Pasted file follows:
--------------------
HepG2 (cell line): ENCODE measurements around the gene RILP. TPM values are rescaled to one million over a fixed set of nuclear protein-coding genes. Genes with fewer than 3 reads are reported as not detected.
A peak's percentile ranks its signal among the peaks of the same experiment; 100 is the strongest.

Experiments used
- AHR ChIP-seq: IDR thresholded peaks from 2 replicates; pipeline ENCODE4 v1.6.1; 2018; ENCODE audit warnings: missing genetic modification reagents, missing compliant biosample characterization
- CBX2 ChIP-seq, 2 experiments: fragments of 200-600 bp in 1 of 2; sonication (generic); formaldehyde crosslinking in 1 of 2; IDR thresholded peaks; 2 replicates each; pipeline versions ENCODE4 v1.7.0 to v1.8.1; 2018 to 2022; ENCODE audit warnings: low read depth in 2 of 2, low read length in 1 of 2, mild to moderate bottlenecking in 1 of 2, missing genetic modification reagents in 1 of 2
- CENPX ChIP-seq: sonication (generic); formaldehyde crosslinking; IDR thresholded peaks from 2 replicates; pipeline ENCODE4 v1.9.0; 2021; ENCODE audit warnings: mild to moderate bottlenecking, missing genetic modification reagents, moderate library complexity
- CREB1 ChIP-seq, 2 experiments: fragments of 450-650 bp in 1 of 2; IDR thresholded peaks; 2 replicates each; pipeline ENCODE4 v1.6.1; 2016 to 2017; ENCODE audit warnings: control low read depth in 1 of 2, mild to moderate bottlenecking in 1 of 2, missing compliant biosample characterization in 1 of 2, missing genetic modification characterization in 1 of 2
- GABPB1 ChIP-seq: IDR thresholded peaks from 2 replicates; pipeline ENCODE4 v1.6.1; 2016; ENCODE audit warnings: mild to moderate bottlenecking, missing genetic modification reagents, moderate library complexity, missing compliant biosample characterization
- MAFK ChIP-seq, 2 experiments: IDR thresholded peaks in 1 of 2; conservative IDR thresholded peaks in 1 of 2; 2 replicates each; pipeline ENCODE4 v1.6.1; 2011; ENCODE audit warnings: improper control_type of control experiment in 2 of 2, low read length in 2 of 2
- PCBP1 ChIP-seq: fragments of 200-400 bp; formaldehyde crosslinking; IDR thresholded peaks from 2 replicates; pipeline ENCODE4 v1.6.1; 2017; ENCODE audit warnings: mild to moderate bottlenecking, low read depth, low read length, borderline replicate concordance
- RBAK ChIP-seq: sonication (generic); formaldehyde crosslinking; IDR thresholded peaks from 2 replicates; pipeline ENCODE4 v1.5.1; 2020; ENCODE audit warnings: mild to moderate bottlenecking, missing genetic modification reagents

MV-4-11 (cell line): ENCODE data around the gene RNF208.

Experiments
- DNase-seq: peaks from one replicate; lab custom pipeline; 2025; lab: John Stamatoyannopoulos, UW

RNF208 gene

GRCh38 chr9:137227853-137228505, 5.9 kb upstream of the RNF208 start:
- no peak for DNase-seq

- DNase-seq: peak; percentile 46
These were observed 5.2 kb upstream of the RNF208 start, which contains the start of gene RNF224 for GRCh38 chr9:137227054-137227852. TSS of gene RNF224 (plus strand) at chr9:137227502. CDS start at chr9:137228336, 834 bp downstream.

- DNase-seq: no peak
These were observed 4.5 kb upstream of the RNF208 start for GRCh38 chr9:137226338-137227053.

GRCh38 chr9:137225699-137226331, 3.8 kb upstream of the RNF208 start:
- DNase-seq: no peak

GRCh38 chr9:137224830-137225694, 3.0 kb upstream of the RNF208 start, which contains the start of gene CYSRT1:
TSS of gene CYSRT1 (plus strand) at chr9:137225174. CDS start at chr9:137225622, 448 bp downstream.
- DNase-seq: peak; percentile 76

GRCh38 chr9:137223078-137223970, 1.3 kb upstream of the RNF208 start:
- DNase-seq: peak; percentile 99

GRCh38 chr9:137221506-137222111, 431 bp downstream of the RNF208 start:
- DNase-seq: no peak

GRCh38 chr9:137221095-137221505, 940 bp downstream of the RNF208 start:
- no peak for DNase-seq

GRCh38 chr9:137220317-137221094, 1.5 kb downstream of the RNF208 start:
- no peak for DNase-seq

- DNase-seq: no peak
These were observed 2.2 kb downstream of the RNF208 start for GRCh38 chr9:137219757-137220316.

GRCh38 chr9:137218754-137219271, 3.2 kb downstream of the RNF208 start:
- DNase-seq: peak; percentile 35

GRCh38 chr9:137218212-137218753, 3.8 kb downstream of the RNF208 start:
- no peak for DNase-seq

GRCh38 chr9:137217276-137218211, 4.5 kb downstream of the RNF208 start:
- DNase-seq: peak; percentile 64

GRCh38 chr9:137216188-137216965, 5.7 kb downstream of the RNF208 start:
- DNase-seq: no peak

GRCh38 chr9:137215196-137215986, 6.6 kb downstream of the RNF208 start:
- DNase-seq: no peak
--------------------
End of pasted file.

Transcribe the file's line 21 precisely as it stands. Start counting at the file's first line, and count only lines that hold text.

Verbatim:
These were observed 4.5 kb upstream of the RNF208 start for GRCh38 chr9:137226338-137227053.